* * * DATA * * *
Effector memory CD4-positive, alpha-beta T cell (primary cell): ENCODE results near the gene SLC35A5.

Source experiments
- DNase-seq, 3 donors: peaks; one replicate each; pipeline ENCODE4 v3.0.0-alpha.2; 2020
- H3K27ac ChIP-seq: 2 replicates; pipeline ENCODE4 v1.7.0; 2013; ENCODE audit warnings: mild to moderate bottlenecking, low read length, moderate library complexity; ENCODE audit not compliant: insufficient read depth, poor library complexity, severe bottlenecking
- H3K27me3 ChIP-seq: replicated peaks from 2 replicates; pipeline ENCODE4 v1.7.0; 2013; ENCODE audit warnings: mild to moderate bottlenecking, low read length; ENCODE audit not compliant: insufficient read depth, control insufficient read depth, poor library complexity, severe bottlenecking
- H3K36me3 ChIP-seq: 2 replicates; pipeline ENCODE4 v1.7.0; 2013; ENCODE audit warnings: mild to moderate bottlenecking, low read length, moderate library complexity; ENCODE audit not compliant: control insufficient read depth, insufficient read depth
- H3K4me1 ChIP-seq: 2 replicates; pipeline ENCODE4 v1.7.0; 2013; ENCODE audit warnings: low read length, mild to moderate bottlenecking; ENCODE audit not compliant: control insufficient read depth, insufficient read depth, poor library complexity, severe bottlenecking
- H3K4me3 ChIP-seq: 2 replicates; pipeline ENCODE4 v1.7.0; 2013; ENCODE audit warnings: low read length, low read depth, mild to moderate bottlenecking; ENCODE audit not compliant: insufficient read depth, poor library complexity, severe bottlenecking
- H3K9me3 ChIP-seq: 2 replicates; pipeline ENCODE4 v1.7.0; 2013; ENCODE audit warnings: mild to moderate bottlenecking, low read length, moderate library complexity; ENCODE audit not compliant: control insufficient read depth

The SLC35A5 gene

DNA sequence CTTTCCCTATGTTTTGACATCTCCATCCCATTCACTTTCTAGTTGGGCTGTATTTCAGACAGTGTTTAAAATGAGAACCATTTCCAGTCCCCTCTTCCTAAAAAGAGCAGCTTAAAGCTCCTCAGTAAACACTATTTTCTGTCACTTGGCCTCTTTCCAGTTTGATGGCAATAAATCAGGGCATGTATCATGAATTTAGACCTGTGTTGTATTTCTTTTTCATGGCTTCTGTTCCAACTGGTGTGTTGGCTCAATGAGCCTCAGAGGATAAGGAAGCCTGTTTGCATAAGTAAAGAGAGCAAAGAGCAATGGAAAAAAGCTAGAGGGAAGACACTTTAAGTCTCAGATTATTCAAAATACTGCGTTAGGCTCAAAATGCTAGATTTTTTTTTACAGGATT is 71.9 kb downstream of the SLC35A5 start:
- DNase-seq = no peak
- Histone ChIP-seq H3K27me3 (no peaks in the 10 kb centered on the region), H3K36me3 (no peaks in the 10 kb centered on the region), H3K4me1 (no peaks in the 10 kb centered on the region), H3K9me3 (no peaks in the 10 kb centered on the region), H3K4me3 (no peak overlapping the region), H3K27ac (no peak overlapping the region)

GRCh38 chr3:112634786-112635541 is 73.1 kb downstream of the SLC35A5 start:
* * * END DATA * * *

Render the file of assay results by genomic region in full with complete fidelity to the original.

Effector memory CD4-positive, alpha-beta T cell (primary cell): ENCODE results near the gene SLC35A5.

Source experiments
- DNase-seq, 3 donors: peaks; one replicate each; pipeline ENCODE4 v3.0.0-alpha.2; 2020
- H3K27ac ChIP-seq: 2 replicates; pipeline ENCODE4 v1.7.0; 2013; ENCODE audit warnings: mild to moderate bottlenecking, low read length, moderate library complexity; ENCODE audit not compliant: insufficient read depth, poor library complexity, severe bottlenecking
- H3K27me3 ChIP-seq: replicated peaks from 2 replicates; pipeline ENCODE4 v1.7.0; 2013; ENCODE audit warnings: mild to moderate bottlenecking, low read length; ENCODE audit not compliant: insufficient read depth, control insufficient read depth, poor library complexity, severe bottlenecking
- H3K36me3 ChIP-seq: 2 replicates; pipeline ENCODE4 v1.7.0; 2013; ENCODE audit warnings: mild to moderate bottlenecking, low read length, moderate library complexity; ENCODE audit not compliant: control insufficient read depth, insufficient read depth
- H3K4me1 ChIP-seq: 2 replicates; pipeline ENCODE4 v1.7.0; 2013; ENCODE audit warnings: low read length, mild to moderate bottlenecking; ENCODE audit not compliant: control insufficient read depth, insufficient read depth, poor library complexity, severe bottlenecking
- H3K4me3 ChIP-seq: 2 replicates; pipeline ENCODE4 v1.7.0; 2013; ENCODE audit warnings: low read length, low read depth, mild to moderate bottlenecking; ENCODE audit not compliant: insufficient read depth, poor library complexity, severe bottlenecking
- H3K9me3 ChIP-seq: 2 replicates; pipeline ENCODE4 v1.7.0; 2013; ENCODE audit warnings: mild to moderate bottlenecking, low read length, moderate library complexity; ENCODE audit not compliant: control insufficient read depth

The SLC35A5 gene

DNA sequence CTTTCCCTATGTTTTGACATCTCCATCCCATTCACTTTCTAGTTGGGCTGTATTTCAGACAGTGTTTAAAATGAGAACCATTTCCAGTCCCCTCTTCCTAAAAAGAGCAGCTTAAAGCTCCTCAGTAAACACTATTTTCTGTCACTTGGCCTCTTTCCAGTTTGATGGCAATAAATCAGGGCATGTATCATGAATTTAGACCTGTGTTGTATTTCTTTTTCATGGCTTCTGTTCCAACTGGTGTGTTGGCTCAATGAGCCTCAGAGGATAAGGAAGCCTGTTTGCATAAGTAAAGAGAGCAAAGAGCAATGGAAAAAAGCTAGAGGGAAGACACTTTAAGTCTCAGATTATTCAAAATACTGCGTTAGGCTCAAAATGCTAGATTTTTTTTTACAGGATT is 71.9 kb downstream of the SLC35A5 start:
- DNase-seq = no peak
- Histone ChIP-seq H3K27me3 (no peaks in the 10 kb centered on the region), H3K36me3 (no peaks in the 10 kb centered on the region), H3K4me1 (no peaks in the 10 kb centered on the region), H3K9me3 (no peaks in the 10 kb centered on the region), H3K4me3 (no peak overlapping the region), H3K27ac (no peak overlapping the region)

GRCh38 chr3:112634786-112635541 is 73.1 kb downstream of the SLC35A5 start: